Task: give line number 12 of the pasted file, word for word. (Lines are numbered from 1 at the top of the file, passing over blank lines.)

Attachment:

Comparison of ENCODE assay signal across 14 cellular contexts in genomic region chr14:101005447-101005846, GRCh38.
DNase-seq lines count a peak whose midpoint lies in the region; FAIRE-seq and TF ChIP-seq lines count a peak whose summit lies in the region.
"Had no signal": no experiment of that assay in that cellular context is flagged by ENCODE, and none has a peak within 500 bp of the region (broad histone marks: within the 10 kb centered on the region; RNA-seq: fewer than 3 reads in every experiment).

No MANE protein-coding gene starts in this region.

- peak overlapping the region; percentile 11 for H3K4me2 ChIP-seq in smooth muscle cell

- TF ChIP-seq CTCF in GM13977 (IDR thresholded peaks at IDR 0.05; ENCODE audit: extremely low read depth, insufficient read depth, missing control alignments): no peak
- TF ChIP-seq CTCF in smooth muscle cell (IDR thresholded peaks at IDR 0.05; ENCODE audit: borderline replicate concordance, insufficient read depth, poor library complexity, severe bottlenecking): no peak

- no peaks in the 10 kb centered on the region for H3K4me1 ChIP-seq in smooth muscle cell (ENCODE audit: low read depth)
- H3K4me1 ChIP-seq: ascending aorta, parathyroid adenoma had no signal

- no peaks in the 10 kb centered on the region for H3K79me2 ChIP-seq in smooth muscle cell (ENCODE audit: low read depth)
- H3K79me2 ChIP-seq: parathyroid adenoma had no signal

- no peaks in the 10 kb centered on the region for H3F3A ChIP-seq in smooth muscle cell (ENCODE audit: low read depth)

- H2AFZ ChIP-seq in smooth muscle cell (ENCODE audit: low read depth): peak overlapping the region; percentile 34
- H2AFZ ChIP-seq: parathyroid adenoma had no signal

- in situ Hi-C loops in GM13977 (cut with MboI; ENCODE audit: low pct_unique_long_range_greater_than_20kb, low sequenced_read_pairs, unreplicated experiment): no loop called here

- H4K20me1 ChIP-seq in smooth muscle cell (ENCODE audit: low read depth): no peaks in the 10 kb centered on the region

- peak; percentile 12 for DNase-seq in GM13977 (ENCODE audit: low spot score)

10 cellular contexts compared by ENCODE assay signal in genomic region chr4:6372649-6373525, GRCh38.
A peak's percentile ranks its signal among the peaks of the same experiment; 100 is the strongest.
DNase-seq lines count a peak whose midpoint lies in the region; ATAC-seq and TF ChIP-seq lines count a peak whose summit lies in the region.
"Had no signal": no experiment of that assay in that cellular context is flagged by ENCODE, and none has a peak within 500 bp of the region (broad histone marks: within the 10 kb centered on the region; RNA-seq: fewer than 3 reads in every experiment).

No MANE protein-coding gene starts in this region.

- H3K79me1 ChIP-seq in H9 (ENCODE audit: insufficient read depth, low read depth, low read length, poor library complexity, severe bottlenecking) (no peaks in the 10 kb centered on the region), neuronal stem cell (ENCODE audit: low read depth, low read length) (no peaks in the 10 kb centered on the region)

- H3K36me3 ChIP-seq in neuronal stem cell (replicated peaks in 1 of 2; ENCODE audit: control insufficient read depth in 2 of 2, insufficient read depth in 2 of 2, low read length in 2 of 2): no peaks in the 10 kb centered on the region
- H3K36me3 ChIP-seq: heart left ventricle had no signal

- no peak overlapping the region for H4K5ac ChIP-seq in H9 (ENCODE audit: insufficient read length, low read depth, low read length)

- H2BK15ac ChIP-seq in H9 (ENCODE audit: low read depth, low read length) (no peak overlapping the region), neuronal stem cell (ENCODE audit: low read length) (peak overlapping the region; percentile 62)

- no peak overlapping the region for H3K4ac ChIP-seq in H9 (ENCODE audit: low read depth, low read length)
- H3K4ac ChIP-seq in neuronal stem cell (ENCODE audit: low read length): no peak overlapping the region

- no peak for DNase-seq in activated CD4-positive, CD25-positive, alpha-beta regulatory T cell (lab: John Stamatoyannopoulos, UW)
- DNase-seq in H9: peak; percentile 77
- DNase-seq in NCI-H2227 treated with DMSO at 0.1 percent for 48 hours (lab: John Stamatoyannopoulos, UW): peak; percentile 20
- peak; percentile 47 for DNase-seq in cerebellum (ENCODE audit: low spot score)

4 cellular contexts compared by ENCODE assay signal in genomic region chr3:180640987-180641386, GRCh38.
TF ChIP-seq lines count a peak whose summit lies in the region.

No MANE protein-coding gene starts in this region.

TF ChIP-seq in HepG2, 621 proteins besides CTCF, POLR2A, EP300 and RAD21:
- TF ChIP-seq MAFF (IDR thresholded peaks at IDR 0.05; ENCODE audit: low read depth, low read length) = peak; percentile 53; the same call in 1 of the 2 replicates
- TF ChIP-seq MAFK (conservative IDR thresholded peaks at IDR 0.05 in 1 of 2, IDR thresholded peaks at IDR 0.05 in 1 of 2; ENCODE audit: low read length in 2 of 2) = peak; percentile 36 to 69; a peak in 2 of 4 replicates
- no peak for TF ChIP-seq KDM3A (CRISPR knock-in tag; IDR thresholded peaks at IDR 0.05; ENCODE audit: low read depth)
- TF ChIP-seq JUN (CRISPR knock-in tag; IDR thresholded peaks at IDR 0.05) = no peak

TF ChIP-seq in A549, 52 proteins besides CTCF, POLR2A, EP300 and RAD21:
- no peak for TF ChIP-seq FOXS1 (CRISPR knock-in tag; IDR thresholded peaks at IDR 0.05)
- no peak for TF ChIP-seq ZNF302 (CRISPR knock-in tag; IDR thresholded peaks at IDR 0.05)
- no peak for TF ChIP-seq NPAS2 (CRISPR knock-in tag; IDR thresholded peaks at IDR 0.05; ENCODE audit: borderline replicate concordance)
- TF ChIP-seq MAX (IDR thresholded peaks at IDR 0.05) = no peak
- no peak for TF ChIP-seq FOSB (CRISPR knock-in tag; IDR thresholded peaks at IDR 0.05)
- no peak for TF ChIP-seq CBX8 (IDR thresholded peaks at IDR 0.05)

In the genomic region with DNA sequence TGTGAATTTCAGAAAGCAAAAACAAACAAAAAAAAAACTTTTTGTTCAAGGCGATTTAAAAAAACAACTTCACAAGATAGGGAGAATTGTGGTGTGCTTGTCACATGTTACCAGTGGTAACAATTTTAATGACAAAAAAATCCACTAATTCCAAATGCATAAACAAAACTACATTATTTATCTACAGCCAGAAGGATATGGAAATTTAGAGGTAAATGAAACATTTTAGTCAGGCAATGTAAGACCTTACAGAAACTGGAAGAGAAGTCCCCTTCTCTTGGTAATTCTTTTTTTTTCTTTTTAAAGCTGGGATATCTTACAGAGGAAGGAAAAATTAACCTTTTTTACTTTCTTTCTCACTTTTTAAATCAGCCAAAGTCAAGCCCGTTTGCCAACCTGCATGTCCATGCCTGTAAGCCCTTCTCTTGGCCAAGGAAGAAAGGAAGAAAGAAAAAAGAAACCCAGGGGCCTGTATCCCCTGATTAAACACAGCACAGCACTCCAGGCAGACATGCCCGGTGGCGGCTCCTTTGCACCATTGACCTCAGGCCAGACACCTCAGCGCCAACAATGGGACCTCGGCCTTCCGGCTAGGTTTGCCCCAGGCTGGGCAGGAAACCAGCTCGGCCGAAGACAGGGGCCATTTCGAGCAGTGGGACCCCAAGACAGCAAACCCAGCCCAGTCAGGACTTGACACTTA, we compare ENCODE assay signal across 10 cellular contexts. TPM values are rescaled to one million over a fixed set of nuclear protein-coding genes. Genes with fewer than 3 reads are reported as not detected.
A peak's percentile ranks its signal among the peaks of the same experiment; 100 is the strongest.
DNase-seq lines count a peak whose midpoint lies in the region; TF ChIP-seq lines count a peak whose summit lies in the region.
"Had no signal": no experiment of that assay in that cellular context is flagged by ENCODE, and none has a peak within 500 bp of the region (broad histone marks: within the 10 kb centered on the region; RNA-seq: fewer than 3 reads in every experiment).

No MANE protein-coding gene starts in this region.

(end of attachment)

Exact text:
- no peaks in the 10 kb centered on the region for H3F3A ChIP-seq in smooth muscle cell (ENCODE audit: low read depth)